Field Muzick is a German label specializing in, you guessed it, field-based recordings. The premise of Field Muzick is blending electronic sounds with field recordings in interesting ways to create unique sonic textures, with contributions from all corners of the globe. Logoplasm, an Italian duo consisting of Laura Lovreglio and Paolo Ippoliti, created their piece by recording everyday happenings nearby their abode in Italy, and the results are a bursting, majestic work.
The 19-minute piece opens with densely packed running water; the sound is so constant that it creates a nice constant buzz as opposed to a dripping tap or crashing waves. Over the course of the first eight-plus minutes, we overhear a lighthearted conversation between an Italian couple, a maniacally persistent bird call and what at first sounds like distant church bells which grow gradually more intense and distorted until it sounds as if you’re right there approaching deafness in the belfry. A brief respite comes as we descend from the bell tower and have a few seconds of quietude to collect ourselves.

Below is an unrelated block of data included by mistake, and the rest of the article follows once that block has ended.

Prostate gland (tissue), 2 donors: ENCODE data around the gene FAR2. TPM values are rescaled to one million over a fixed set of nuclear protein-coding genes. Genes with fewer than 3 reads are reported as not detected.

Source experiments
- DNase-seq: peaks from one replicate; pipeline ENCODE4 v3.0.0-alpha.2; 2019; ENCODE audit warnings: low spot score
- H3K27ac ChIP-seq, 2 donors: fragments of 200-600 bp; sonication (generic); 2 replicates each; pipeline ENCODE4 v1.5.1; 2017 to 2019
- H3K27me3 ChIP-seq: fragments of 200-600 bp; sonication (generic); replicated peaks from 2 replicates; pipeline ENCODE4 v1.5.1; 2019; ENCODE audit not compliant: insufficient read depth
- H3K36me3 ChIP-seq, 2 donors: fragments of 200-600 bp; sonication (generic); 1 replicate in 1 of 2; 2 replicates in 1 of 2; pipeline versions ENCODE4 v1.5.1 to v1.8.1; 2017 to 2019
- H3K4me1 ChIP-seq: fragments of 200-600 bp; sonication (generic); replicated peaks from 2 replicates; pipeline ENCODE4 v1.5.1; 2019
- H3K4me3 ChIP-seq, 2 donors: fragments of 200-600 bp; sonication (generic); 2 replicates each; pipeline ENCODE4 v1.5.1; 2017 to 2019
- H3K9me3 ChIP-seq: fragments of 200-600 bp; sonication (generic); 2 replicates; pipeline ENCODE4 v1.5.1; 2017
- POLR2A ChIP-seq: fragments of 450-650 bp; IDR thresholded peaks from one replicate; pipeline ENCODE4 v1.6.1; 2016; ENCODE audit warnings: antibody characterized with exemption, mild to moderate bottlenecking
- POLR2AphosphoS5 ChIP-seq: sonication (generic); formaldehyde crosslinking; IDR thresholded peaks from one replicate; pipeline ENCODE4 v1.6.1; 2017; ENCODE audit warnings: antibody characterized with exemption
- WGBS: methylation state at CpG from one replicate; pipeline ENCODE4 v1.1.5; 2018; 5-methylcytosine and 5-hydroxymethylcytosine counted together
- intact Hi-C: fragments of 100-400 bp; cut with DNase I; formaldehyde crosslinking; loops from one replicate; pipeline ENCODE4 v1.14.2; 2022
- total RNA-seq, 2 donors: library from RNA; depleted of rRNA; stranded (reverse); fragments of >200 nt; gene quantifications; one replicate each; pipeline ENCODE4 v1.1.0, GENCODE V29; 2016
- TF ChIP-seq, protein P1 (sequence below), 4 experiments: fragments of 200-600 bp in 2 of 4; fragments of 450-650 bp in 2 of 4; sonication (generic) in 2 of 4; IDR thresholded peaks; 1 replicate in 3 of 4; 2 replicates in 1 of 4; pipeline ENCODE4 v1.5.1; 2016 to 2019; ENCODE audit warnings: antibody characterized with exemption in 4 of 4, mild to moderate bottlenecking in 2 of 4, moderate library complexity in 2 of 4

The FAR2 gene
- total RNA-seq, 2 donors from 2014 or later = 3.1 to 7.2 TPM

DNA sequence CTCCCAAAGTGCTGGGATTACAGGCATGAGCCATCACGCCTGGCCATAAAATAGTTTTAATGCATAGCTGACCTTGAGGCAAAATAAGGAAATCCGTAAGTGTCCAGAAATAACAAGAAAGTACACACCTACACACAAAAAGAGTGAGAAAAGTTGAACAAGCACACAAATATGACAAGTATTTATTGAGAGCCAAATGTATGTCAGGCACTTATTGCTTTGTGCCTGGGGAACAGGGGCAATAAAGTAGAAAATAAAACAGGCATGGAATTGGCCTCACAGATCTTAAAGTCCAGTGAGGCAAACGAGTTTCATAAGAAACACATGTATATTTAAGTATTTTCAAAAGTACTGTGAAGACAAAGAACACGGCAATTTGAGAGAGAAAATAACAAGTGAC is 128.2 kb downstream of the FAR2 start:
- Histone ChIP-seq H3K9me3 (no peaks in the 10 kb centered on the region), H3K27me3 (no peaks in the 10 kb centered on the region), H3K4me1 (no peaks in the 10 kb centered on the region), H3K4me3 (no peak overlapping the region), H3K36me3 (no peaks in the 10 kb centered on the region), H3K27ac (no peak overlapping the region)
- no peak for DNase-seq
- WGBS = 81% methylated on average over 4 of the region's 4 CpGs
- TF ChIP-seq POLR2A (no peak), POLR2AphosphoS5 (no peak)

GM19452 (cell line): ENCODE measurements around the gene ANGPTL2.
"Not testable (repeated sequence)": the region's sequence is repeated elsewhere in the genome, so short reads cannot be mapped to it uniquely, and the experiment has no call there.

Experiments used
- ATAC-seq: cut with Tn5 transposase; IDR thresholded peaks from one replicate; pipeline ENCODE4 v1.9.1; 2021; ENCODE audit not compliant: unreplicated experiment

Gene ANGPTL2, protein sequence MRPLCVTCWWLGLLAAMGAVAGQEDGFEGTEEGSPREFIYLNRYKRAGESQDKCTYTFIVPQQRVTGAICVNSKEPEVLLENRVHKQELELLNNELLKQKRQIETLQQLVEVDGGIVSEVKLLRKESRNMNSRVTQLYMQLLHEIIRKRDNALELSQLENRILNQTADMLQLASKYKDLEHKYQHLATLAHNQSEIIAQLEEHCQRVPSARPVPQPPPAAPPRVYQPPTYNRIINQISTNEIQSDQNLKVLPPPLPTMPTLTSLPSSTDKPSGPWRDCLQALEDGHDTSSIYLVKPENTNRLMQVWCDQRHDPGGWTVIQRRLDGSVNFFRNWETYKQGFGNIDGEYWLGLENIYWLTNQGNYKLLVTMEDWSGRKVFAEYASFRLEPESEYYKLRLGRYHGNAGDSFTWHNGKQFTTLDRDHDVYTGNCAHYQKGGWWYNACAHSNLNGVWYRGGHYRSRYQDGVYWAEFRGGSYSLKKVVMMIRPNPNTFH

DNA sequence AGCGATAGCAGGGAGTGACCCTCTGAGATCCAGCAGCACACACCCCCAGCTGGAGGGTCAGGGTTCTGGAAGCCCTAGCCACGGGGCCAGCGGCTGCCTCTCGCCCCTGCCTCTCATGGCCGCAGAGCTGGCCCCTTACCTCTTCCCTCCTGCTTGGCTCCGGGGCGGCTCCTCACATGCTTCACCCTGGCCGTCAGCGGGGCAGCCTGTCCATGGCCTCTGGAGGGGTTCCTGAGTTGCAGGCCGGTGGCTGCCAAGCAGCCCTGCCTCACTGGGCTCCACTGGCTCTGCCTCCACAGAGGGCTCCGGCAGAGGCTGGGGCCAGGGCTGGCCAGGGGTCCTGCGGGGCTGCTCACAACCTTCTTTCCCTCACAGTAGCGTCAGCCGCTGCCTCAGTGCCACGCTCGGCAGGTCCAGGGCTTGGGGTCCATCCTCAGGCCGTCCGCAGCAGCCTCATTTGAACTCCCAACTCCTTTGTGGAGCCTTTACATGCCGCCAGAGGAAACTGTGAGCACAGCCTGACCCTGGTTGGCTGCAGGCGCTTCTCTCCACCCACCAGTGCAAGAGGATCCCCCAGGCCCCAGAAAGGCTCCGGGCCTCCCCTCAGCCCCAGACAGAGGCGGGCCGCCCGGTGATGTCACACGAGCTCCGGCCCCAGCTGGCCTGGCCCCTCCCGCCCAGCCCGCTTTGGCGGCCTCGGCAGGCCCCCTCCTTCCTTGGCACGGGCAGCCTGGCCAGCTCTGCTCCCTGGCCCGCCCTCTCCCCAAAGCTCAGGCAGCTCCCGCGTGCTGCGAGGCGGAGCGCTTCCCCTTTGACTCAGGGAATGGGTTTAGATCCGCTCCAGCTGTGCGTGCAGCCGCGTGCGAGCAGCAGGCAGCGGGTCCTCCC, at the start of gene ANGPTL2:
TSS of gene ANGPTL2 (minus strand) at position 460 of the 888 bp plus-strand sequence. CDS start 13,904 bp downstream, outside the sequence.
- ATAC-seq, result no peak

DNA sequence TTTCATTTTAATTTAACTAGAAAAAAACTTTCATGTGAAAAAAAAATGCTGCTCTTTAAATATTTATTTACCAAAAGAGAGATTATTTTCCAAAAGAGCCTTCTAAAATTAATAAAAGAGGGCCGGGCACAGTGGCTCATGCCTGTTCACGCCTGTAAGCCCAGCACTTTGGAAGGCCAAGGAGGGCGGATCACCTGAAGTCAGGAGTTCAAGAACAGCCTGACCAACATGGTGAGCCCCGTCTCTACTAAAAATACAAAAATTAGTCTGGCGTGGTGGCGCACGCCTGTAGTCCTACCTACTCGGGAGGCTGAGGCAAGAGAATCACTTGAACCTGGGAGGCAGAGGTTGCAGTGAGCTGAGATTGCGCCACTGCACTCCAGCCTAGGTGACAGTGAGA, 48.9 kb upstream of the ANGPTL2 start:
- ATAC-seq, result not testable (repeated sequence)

Over a low train-like rumble, the water returns, but now it’s splashing around. A mothership of transcendent celestial synth slowly begins to rise, and we are preparing for launch. Our Italian friends return, muttering phrases unintelligible over the dense barrage. Eventually, the inevitable lift-off occurs and we are left earthbound. Although nearly the whole piece is way high on the intensity scale, it is a joyous experience. There is no gloom, the sun is always shining, and the water is crystal clear. “Kane-I-Kokala” was nominated for a European electronic music award, and it’s easy to see why. There is also a bonus track, available for download at the Field Muzick website, if you need more. 8/10 -- Kirk Van Husen (10 March, 2010)